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The United States needs tough weapon laws to stop dementia patients who kill themselves, warns scientists

The United States must introduce laws to prevent dementia patients from owning guns or we could see an increase in…

The United States must introduce laws to prevent dementia patients from owning guns or we could see an increase in suicide and accidental shooting, warned researchers.

In an article published in the Journal of the American Osteopathic Association researchers pointed out existing data on gun ownership, age and disability, and stressed that older adults are more likely to own weapons than any other age group. They are also more likely to meet age-related dementia.

According to 2016 figures cited by the authors, an estimated 5.4 million adults in the United States Alzheimer’s disease, the most common form of dementia. By 2050, the figure is expected to be 1

3.8 million. This can spark a public health crisis if you do not supervise gun owners who lose their mental faculties, researchers say.

At 27 percent, people 65 years of age or older share the highest proportion of US firearms, while 37 percent live in a home with a weapon. A study of patients with dementia referred to by the authors showed that 18 percent had at least one firearm in their homes, with 37 percent experiencing illusion and 17 percent suffering from hallucinations. A separate survey showed 60 percent of homes where a person with dementia (no matter mild or severe) lived had at least one gun.

Scientists warn that laws about gun ownership for dementia diseases are not sufficiently frequent. Getty Images

The authors presented a case study of an 80-year-old African-American man with Alzheimer’s disease and other health conditions. The man became confused, suspected his helper as an intruder and killed her mortally.

Families often call an elderly adult doctor if they are worried that they can not safely drive, take the medicine or use the oven, the authors wrote. “However, the problem of access to firearms is not often discussed among elderly adults, their children and caregivers. The ability to handle a firearm safely in the past can not guarantee the ability to do it against dementia, physical disability or mental illness,” they said.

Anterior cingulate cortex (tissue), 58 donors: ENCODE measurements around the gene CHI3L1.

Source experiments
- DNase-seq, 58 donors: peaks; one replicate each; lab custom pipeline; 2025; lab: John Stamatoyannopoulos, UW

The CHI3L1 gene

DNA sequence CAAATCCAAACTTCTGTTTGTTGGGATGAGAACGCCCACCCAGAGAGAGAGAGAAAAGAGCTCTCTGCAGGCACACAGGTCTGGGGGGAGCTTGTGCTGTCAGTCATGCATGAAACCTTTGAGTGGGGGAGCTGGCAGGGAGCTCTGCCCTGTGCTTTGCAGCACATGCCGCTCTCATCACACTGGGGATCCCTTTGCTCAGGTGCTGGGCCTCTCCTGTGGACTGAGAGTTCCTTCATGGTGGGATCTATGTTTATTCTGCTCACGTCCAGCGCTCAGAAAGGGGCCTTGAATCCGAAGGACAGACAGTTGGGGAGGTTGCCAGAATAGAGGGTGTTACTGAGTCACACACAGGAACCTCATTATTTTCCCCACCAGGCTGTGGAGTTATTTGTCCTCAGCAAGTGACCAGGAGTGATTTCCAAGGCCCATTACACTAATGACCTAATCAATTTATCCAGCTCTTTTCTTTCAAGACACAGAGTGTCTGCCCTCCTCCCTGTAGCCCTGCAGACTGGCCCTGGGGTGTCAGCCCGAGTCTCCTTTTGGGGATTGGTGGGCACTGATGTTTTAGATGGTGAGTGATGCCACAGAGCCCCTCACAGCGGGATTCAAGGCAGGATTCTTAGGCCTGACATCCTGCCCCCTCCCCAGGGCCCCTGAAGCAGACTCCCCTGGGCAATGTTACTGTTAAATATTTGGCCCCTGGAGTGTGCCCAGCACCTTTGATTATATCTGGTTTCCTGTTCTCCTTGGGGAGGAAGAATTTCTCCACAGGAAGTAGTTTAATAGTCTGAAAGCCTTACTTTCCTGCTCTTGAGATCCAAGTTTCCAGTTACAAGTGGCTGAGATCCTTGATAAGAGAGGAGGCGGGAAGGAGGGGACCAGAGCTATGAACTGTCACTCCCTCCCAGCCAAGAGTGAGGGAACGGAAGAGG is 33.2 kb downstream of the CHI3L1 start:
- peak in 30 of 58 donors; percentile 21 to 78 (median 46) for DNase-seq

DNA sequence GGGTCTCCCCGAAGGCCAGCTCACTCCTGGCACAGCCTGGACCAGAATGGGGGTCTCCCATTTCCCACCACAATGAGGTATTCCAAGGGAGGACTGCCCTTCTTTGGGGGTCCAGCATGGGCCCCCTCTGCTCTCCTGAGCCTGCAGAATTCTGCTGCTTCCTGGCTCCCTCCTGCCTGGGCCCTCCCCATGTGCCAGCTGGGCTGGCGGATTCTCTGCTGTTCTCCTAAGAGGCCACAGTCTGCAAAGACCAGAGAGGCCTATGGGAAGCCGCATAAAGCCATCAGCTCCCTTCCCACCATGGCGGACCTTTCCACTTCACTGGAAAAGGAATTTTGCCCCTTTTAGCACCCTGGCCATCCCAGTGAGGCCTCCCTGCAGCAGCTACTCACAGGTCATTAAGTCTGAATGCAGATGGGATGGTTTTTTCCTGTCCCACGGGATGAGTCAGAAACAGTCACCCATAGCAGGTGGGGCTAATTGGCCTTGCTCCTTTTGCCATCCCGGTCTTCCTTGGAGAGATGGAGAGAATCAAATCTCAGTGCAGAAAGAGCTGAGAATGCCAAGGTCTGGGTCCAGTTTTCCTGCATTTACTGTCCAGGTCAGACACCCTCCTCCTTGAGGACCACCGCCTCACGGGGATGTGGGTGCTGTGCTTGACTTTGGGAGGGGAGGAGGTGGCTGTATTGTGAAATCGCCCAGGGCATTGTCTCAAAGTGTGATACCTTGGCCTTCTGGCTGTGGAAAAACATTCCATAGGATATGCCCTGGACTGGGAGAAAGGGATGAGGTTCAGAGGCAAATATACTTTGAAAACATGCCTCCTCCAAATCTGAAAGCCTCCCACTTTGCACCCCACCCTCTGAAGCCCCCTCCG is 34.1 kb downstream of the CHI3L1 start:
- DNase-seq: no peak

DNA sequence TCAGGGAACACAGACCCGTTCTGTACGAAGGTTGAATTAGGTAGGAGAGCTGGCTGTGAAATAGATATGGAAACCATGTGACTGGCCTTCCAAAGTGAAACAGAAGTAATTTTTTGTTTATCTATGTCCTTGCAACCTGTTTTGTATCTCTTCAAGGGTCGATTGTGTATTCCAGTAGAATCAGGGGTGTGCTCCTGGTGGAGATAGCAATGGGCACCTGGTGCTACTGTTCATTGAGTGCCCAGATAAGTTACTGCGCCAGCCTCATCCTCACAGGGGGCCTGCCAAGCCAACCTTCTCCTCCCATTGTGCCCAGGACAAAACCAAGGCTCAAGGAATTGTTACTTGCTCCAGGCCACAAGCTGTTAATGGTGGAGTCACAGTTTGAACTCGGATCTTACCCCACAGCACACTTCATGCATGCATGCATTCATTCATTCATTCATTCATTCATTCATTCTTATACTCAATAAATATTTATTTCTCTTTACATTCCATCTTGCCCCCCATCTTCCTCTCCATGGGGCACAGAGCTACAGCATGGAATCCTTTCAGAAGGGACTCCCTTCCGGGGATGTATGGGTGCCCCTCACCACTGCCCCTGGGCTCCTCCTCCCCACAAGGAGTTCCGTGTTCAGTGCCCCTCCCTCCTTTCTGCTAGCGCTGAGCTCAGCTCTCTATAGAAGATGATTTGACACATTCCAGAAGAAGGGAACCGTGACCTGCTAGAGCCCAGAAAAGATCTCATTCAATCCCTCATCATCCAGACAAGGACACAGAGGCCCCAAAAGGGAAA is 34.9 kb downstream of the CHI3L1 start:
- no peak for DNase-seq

Katherine Galluzzi, chair of the Department of Geriatrics at the Philadelphia College of Osteopathic Medicine and Study Writer, commented: “Nothing about this is easy. The human identities are largely formed by the ways and degrees that they can feel self-sufficient. not with the beginning of dementia.

But as doctors and family members, we must be able to make it difficult in the public interest. “

Such an example of a person with dementia who shoots a loved one was Booker Moody. The 72-year-old shot his daughter-daughter, 19-year-old Jordan Williams.

Moody’s daughter Traci Brown told ABC 6 then: “My dad is 72 years old, he got dementia so he can not remember. If he does not remember he will not remember. I personally know if he knew it was her that he would not have killed her. “

Researchers proposed red flaggers where families may ask a judge to revoke gun ownership from someone who may risk yourself or others because of their mental health can help .

As well as politicians, doctors can also do their bits by opening psychiatric and mental-family discussions among families. [19659002] Galluzzi said: “If it’s about removing a person’s car or weapon, these difficult discussions will not be easier when the patient’s mental situation is deteriorated.”

“It’s important for families to talk about this early and decide for the power of attorney so that someone can act in the best interests of the patient when they can no longer do it for themselves.”

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